'Green genes' in yeast may boost biofuel production by increasing stress tolerance

Dec 15, 2010

An effort to increase biofuel production has led scientists to discover genes in yeast that improve their tolerance to ethanol, allowing them to produce more ethanol from the same amount of nutrients. This study, published in the December 2010 issue of Genetics, shows how genetically altered yeast cells survive higher ethanol concentrations, addressing a bottleneck in the production of ethanol from cellulosic material (nonfood plant sources) in quantities that could make it economically competitive with fossil fuels.

"Our hope is that this research will take us closer to the goal of producing cheap, efficient, and environmentally friendly ," said Audrey P. Gasch, Ph.D., a researcher involved in the work and an Assistant Professor of Genetics from the University of Wisconsin-Madison. "At the same time, we've learned a lot about how cells respond to alcohol stress. So the project has been very productive from multiple angles."

To make this discovery, scientists turned to nature, studying how natural strains of the yeast Saccharomyces cerevisiae respond to ethanol treatment. They concluded that many wild strains of yeast respond to ethanol much differently than do traditional laboratory strains. When these wild were treated with a low dose of ethanol, they mounted a response to become super-tolerant to high doses. By comparing and contrasting strains with different responses to ethanol, the researchers were able to quickly identify the specific responsible for the increased ethanol tolerance. They identified all genes in the whose expression was affected when cells responded to ethanol. Comparing the responses of wild strains and a laboratory strain pointed the researchers to genes involved in high ethanol tolerance. The researchers were able to coax super ethanol tolerance in the laboratory strain by increasing expression of these genes.

"A lot of people think is only useful to make beer, wine and bread," said Mark Johnston, Editor-in-Chief of the journal Genetics, "but it is also a key player in making 'green,' sustainable fuel sources part of the world's economy. By genetically priming these organisms to produce more ethanol, Gasch and her team have taken an important step away from ."

Explore further: The origin of the language of life

More information: Jeffrey A. Lewis, Isaac M. Elkon, Mick A. McGee, Alan J. Higbee, and Audrey P. Gasch, Exploiting natural variation in Saccharomyces cerevisiae to identify genes for increased ethanol resistance. Genetics, Vol. 186, 1197-1205, December 2010, doi:10.1534/genetics.110.121871

Provided by Genetics Society of America

5 /5 (1 vote)
add to favorites email to friend print save as pdf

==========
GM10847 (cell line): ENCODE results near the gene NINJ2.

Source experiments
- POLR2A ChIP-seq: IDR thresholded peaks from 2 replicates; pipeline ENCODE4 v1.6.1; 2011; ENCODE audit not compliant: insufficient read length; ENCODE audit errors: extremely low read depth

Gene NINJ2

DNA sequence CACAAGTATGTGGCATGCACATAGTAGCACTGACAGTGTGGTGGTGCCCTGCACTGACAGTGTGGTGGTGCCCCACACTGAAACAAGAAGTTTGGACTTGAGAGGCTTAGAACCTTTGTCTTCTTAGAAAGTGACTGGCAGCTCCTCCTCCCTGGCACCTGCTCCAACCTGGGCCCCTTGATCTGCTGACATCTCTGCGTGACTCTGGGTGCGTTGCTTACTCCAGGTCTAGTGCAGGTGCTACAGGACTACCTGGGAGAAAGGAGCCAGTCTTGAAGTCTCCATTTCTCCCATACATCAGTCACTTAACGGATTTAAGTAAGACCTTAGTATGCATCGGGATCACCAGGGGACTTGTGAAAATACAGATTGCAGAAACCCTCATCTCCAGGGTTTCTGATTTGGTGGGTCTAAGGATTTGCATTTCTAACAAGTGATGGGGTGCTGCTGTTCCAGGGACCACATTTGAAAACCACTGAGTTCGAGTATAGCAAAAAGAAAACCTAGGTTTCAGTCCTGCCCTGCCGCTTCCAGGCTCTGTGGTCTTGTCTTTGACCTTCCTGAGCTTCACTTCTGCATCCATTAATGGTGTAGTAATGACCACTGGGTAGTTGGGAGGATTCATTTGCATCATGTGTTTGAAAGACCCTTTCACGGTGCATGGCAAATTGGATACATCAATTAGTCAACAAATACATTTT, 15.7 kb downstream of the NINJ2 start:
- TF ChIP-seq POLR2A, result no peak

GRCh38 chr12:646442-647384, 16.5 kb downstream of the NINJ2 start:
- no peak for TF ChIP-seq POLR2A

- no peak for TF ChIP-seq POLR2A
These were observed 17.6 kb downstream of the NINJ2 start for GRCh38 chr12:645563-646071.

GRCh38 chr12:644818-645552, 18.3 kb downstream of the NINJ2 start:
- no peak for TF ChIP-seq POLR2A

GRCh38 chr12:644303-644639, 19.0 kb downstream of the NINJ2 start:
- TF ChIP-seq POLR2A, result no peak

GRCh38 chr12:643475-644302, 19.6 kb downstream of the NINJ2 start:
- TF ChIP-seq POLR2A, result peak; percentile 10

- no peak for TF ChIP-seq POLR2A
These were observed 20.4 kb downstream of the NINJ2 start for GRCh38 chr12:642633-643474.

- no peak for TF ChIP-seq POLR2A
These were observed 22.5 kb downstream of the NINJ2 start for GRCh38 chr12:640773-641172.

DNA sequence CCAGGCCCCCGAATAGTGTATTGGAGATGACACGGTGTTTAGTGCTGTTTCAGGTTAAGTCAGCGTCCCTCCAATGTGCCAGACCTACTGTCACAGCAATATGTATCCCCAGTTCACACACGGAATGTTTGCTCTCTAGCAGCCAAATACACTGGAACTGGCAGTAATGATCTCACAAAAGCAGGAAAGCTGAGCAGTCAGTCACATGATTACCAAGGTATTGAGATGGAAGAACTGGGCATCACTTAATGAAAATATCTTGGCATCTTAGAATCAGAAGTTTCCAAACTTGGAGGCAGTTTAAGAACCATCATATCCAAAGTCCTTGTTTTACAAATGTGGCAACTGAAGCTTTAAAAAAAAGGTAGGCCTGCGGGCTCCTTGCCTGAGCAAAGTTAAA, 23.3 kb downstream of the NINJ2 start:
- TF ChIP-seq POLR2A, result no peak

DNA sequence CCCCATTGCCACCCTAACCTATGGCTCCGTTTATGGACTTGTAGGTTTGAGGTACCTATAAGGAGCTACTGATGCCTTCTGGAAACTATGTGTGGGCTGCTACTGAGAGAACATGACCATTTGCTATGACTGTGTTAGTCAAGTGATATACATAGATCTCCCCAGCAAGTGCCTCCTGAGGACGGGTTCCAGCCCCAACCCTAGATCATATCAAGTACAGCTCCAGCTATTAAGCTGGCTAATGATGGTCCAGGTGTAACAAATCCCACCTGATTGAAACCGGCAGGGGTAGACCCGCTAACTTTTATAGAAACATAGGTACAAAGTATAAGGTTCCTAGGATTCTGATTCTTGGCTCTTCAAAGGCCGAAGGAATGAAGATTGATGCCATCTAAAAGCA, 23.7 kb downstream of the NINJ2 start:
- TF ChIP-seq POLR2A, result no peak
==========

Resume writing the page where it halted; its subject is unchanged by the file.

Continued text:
Related Stories

Wine-making yeast shows promise for bioethanol production

May 13, 2010

Researchers from the Stanford University School of Medicine have identified a gene in the yeast Saccharomyces cerevisiae that might be important for ethanol production from plant material, providing insights into the bioeth ...

Producing bio-ethanol from agricultural waste a step closer

Jun 07, 2006

Research conducted by Delft University of Technology has brought the efficient production of the environmentally-friendly fuel bio-ethanol a great deal closer to fruition. The work of Delft researcher Marko Kuyper was an ...

Sugar-hungry yeast to boost biofuel production

Mar 29, 2010

Engineering yeast to transform sugars more efficiently into alcohols could be an economically and environmentally sound way to replace fossil fuels, say scientists presenting at the Society for General Microbiology's spring ...

Recommended for you

The origin of the language of life

Dec 19, 2014

The genetic code is the universal language of life. It describes how information is encoded in the genetic material and is the same for all organisms from simple bacteria to animals to humans. However, the ...

Quest to unravel mysteries of our gene network

Dec 18, 2014

There are roughly 27,000 genes in the human body, all but a relative few of them connected through an intricate and complex network that plays a dominant role in shaping our physiological structure and functions.

EU court clears stem cell patenting

Dec 18, 2014

A human egg used to produce stem cells but unable to develop into a viable embryo can be patented, the European Court of Justice ruled on Thursday.

User comments : 1

Adjust slider to filter visible comments by rank

Display comments: newest first

Ratfish
not rated yet Dec 15, 2010
I use a yeast bioreactor to inject co2 into my aquarium and it certainly creates an alcoholic swill as it develops. One thing I never hear about is all of the co2 created by this process. If you were doing this on a large scale, I would imagine that there would be a significant quantity of it.

Personally, I'm not concerned with the co2 concentration on Earth, but these co2-obsessed greenies must be aware of it.

Please sign in to add a comment. Registration is free, and takes less than a minute. Read more

Click here to reset your password.
Sign in to get notified via email when new comments are made.